Depute first minister tells TFN that GIRFEC continues to at the heart of Scotland’s approach to supporting children and families
The Scottish Government’s named person scheme has not been scrapped – but instead will continue as an approach, within existing legislation.
Deputy first minister John Swinney recently announced that the Holyrood administration had agreed the recommendations of the Getting It Right For Every Child (GIRFEC) Practice Development Panel.
This resulted in a number of media headlines suggesting that the named person policy – which would have seen a guardian appointed for every child in Scotland but which had been opposed by some campaigners due to concerns about information sharing and the role of the state in families - was being “scrapped”.
But Swinney has told Third Force News that this is very far from the case.
He said: “I have had the privilege of visiting many services, including many third sector services. I have met people who are passionate about supporting children and families to achieve better outcomes. And I want to encourage that excellent practice to make a difference in children’s lives.”
The expert panel was established to develop an authoritative code of practice for information sharing.
It concluded that while it is possible to produce a legalistic code, this would not be user friendly and could be counter productive.
The panel suggested that the likely unintended consequence would be to stifle the consideration and process of necessary and proportionate information sharing, which would lead to reduced opportunities to offer support to children and families.
Instead, the panel recommended that practical guidance could support and sustain the GIRFEC approach under existing legislation. Accordingly, parts of the Children and Young People (Scotland) Act 2014 will not now come into force, meaning that neither the child’s plan or named person role would be placed in statute.
Swinney made it clear that GIRFEC continues to at the heart of Scotland’s approach to supporting children and families, and he says that this includes partnership with the third sector.
“It is a way of working”, he says. “It is a way of collaborating – and that includes across the public and third sectors, which is absolutely critical.”
“This government’s commitment to GIRFEC is undiminished. I am determined to ensure that families can get the help they need, when they need it and in a way that respects their rights. That is why I announced that the named person approach will continue as an approach which is now well embedded, and can be delivered within existing legislation in partnership with parents."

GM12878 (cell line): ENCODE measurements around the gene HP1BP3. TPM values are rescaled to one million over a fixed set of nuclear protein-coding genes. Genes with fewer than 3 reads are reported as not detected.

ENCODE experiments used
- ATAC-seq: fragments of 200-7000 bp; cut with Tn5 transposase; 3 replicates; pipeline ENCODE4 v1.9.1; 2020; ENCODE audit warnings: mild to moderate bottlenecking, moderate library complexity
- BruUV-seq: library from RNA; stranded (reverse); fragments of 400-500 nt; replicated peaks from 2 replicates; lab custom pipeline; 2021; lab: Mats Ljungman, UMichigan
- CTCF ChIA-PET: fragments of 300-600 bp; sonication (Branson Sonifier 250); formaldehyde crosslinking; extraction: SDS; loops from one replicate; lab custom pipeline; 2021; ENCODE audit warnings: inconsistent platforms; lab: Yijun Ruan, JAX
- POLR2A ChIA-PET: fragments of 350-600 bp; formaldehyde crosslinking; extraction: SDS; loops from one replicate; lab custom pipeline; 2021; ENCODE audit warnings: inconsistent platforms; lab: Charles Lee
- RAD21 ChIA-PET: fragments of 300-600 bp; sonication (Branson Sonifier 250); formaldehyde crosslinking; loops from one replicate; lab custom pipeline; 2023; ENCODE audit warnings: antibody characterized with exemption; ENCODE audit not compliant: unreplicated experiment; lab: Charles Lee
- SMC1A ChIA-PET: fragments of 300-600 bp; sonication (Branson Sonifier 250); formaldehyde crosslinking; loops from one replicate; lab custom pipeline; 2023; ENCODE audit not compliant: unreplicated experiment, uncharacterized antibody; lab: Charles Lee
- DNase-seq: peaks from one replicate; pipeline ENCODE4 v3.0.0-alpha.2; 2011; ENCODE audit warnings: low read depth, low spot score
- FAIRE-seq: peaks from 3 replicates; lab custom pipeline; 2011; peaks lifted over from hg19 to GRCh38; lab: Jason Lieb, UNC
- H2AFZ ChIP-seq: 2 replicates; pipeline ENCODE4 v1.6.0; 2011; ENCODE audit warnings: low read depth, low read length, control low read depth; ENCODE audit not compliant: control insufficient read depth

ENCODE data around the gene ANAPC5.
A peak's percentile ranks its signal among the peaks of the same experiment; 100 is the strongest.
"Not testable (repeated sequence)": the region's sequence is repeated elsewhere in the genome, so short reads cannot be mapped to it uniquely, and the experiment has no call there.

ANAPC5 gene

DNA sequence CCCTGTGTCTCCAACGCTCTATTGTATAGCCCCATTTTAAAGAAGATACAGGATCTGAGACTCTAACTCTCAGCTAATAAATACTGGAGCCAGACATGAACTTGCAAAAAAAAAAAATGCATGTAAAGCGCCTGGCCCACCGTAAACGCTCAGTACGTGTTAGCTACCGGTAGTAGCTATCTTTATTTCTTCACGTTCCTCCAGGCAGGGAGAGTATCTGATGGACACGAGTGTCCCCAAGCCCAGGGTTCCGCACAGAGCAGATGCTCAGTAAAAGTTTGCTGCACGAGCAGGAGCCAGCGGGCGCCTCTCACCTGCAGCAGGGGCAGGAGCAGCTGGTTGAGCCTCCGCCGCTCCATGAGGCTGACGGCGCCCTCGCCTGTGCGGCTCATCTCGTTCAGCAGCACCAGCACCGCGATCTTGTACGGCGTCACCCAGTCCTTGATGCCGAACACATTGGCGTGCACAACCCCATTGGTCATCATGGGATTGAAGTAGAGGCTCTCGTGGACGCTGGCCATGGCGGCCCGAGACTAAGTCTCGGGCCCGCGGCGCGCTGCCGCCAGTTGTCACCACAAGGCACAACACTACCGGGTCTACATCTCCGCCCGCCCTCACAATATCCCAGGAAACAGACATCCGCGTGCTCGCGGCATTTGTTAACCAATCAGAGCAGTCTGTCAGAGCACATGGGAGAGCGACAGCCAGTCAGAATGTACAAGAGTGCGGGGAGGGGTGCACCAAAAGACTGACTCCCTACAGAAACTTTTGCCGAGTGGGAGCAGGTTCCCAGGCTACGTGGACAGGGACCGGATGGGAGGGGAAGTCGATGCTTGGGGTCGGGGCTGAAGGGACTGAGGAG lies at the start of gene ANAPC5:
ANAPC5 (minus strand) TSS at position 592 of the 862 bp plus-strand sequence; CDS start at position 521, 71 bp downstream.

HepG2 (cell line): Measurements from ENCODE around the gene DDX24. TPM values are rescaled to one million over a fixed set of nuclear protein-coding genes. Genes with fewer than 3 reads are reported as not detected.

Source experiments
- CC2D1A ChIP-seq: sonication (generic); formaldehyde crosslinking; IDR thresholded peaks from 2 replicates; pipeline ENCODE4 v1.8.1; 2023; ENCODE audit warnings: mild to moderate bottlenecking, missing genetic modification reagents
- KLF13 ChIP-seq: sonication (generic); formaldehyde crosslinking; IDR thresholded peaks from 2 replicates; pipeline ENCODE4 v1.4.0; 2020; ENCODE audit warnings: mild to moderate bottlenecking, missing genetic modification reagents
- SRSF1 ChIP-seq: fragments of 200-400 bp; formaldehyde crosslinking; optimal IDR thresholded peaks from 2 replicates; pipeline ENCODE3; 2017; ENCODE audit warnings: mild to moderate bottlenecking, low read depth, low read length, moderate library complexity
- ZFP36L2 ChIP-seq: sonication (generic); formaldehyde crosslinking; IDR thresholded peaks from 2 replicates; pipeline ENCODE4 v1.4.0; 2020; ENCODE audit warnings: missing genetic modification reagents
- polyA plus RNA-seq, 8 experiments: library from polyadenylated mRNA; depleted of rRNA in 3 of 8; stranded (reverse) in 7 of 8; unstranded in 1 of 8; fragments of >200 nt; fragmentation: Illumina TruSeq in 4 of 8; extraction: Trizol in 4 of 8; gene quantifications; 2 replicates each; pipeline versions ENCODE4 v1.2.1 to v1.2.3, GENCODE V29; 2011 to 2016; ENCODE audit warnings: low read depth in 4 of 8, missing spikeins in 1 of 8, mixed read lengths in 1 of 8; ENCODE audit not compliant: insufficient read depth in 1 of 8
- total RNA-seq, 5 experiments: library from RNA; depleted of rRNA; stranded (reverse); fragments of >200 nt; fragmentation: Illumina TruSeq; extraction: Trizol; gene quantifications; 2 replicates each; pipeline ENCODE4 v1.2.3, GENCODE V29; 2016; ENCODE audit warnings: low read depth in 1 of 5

SallyAnn Kelly, chief executive of Aberlour, was a member of the expert panel.
She welcomes the continued Scottish Government commitment to GIRFEC, saying: “We believe those key principles of early support, working in partnership with families and responding to every child's individual needs to enable them to thrive, should remain a shared priority between the Scottish Government and all those involved in supporting children.
“Developing clear and accessible practice guidance is essential to ensure all practitioners can work consistently and in a way that respects children and families’ rights. We believe the Getting It Right For Every Child approach is the best way to achieve this, but this needs national and local budgets to prioritise early intervention and prevention services that allow us to support families across Scotland to thrive.”
The chief executive of Children 1st, Mary Glasgow, wrote in a recent blog about the importance of providing clarity for families about the support and advice available for them, of investing in family support and of being more mindful that children live in families and communities when we make policy and develop practice.
She wrote: "I am looking forward to being part of the ongoing review of the GIRFEC Practice Guidance and to considering how to strengthen GIRFEC going forward, transferring the experience and knowledge we have gained over the last few years—the passion, debates and discussions—into invigorated and energised policy making, emboldened by the work that is going on to embed children’s rights into our domestic law."